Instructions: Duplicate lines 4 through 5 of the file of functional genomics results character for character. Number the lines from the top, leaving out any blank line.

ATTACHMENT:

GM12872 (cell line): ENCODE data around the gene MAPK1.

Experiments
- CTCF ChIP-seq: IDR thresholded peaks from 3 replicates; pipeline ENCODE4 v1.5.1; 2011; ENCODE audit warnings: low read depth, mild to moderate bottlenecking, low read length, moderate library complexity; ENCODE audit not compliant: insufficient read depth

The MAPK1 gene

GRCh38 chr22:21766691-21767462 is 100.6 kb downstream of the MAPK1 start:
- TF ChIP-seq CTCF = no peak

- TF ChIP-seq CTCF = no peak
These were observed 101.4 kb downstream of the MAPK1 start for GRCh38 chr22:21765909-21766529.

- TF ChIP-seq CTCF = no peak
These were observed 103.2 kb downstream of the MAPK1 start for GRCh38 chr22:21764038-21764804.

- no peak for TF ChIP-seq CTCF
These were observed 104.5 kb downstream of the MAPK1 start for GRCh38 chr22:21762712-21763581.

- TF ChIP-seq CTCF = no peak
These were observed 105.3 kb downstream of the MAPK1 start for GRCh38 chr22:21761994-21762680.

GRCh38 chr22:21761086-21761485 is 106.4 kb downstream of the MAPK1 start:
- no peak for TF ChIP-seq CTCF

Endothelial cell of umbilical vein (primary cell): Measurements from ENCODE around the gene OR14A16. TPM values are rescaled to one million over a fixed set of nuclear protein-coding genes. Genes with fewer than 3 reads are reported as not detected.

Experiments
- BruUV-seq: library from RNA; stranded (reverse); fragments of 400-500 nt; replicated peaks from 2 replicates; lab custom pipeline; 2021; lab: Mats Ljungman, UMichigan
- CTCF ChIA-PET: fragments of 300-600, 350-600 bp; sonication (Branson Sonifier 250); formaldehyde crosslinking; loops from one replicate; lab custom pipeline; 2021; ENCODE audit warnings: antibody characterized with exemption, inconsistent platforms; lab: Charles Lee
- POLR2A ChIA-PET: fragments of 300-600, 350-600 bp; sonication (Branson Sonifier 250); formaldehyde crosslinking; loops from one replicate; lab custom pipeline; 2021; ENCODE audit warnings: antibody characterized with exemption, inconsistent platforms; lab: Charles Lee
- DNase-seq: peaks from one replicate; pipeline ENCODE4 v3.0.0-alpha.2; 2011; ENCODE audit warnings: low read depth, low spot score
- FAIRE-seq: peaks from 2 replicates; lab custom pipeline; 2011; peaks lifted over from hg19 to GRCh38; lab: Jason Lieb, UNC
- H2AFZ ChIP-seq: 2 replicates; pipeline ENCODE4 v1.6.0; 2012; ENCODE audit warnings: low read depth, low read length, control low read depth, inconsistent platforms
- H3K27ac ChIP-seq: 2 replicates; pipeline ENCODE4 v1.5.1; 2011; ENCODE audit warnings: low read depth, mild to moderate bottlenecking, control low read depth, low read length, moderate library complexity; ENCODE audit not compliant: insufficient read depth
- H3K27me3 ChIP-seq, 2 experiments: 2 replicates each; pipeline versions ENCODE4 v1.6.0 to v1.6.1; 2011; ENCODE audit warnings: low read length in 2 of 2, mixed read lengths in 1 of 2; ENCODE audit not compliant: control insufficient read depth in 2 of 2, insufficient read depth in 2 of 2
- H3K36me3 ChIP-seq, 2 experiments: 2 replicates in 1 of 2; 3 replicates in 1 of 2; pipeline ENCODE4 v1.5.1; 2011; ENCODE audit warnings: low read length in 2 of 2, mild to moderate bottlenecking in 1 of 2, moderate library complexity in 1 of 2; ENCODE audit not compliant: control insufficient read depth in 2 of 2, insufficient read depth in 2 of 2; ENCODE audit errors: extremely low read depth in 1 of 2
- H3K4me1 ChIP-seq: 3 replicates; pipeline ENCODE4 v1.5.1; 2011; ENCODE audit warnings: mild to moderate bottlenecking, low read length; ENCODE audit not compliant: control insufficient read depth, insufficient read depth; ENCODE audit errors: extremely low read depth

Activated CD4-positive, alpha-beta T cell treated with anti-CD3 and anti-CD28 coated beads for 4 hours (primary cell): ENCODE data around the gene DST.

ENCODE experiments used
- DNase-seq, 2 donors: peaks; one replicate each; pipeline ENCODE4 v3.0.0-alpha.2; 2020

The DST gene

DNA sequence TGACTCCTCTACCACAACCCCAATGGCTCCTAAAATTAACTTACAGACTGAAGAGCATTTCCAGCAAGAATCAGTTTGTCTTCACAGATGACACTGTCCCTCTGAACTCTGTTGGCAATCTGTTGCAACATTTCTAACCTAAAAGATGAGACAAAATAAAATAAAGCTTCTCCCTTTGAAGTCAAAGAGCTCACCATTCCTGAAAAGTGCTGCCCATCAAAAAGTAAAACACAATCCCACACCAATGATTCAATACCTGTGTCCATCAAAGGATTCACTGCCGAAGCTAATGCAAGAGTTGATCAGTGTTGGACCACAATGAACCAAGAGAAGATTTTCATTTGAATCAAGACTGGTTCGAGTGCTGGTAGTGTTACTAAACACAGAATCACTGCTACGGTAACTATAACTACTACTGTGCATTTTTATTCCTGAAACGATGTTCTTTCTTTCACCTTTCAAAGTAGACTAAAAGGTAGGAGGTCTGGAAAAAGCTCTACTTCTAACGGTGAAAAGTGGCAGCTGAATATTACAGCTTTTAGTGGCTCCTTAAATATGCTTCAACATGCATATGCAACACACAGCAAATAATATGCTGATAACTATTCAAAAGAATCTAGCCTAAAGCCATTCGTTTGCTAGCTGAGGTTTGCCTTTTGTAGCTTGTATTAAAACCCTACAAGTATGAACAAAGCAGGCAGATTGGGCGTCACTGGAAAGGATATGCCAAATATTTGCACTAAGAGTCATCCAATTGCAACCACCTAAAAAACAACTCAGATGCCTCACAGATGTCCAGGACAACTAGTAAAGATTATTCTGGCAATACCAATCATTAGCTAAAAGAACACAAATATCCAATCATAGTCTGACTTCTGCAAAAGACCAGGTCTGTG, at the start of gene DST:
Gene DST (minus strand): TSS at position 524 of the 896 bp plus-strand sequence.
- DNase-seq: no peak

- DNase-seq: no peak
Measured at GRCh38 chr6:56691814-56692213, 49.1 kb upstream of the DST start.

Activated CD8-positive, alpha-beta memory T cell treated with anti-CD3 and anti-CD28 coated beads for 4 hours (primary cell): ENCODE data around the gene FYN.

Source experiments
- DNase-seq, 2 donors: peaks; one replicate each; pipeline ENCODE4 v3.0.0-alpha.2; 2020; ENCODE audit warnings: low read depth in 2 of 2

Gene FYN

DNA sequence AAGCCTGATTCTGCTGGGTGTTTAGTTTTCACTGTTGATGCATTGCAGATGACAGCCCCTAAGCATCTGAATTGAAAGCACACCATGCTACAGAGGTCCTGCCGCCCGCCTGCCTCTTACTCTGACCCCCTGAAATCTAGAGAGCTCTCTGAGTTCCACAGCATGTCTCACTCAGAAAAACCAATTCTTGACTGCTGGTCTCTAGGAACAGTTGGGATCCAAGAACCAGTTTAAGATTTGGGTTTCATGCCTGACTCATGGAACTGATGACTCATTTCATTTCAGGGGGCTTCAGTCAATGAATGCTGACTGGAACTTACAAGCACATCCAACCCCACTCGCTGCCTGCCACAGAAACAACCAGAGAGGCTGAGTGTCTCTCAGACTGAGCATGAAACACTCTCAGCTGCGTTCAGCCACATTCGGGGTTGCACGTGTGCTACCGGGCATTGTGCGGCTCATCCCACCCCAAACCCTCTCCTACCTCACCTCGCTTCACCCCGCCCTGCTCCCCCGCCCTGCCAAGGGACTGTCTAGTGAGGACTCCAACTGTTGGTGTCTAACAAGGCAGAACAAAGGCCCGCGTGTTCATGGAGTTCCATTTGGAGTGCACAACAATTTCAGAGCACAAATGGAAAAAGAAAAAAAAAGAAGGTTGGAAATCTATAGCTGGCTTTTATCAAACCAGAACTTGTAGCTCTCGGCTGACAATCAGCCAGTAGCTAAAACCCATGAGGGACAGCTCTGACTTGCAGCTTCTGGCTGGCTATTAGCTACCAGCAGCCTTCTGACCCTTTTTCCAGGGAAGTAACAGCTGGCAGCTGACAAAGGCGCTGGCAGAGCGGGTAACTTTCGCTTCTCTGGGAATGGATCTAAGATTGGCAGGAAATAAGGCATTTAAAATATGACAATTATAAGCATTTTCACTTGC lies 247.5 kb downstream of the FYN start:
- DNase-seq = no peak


The MAPK1 gene

GRCh38 chr22:21766691-21767462 is 100.6 kb downstream of the MAPK1 start: